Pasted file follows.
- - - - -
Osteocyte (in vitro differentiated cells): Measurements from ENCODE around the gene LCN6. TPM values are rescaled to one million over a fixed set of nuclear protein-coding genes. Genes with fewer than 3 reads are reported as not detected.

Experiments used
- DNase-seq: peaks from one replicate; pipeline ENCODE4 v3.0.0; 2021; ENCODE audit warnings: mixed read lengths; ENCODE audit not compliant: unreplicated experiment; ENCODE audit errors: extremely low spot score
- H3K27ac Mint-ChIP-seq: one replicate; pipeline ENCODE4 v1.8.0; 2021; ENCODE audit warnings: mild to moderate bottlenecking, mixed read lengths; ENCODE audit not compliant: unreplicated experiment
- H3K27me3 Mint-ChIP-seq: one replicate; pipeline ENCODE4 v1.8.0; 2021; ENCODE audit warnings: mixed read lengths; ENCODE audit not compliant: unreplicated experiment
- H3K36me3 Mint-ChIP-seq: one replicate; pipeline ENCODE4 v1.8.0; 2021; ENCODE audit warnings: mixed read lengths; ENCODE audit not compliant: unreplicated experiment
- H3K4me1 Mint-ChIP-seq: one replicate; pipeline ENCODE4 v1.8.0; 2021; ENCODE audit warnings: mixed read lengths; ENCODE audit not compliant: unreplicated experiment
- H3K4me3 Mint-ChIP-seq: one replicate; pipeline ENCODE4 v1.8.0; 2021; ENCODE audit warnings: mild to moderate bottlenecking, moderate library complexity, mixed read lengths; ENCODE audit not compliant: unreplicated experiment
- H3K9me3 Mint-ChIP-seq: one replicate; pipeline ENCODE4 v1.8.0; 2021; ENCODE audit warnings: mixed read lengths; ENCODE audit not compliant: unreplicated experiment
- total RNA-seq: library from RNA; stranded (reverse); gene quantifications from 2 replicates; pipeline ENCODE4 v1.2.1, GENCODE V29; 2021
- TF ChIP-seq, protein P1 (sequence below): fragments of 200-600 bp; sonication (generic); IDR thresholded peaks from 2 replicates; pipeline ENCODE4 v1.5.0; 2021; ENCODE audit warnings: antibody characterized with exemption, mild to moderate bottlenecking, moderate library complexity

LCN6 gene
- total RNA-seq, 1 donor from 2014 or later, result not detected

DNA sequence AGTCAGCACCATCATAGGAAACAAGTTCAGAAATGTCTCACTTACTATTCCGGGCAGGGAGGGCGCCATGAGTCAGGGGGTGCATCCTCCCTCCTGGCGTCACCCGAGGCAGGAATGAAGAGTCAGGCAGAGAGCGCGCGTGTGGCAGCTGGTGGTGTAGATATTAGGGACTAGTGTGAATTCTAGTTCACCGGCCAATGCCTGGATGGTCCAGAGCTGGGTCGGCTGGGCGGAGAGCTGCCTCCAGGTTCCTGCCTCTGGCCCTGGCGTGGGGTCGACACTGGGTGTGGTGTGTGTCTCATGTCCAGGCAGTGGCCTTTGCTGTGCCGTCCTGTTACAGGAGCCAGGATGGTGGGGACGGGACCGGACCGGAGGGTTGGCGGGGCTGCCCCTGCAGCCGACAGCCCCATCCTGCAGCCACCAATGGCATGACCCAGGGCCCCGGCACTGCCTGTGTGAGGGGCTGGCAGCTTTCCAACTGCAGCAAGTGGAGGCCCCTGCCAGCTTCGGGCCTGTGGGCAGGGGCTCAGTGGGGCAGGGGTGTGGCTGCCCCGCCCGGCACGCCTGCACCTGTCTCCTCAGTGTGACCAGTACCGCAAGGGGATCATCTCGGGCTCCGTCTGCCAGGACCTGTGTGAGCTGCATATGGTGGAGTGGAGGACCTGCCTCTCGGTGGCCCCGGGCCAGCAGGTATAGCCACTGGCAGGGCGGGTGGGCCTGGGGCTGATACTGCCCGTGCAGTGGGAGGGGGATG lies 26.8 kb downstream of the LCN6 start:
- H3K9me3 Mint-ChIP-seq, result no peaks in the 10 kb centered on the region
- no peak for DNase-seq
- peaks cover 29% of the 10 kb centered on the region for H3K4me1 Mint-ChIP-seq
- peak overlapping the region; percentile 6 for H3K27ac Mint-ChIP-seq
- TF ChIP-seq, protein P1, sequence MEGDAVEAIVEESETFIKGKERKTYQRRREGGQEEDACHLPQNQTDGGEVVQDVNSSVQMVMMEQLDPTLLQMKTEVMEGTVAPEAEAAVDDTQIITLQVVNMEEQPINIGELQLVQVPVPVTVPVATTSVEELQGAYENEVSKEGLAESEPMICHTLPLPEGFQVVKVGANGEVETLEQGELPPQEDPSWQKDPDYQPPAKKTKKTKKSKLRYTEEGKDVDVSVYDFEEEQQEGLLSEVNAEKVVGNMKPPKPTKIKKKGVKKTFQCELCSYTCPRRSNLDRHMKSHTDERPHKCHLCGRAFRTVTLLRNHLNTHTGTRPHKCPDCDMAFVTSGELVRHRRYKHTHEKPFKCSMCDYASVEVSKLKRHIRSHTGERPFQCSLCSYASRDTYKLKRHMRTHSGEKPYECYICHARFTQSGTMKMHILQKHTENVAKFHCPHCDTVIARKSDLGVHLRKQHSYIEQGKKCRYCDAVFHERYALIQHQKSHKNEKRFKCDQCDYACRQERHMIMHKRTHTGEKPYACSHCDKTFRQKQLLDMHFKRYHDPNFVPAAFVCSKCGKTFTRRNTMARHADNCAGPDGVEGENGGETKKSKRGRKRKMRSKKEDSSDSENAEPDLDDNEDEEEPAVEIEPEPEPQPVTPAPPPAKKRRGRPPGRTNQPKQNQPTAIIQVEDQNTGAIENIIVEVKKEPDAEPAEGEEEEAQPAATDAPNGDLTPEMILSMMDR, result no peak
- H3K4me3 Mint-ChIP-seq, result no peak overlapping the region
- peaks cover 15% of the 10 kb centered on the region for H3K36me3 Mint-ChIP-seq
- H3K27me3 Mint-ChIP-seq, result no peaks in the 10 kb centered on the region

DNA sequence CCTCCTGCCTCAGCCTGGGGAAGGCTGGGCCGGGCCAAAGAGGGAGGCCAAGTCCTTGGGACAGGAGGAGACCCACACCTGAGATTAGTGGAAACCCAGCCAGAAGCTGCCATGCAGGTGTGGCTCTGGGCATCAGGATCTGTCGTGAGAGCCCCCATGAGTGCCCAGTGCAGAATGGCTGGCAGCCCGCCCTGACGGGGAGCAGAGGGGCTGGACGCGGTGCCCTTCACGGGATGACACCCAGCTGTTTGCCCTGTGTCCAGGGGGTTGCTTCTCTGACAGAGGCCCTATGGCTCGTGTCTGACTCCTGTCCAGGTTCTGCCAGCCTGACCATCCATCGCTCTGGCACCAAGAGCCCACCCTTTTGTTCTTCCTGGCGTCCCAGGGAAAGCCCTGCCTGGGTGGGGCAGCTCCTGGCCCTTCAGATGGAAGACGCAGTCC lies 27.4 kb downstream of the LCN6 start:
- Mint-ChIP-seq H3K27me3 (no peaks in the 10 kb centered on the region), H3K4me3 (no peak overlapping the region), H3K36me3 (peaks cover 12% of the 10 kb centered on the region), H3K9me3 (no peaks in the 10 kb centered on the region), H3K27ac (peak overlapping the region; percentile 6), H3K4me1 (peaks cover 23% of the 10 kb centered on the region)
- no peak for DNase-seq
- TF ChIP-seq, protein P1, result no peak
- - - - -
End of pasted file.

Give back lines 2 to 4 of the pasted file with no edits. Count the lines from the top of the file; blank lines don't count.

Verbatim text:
Experiments used
- DNase-seq: peaks from one replicate; pipeline ENCODE4 v3.0.0; 2021; ENCODE audit warnings: mixed read lengths; ENCODE audit not compliant: unreplicated experiment; ENCODE audit errors: extremely low spot score
- H3K27ac Mint-ChIP-seq: one replicate; pipeline ENCODE4 v1.8.0; 2021; ENCODE audit warnings: mild to moderate bottlenecking, mixed read lengths; ENCODE audit not compliant: unreplicated experiment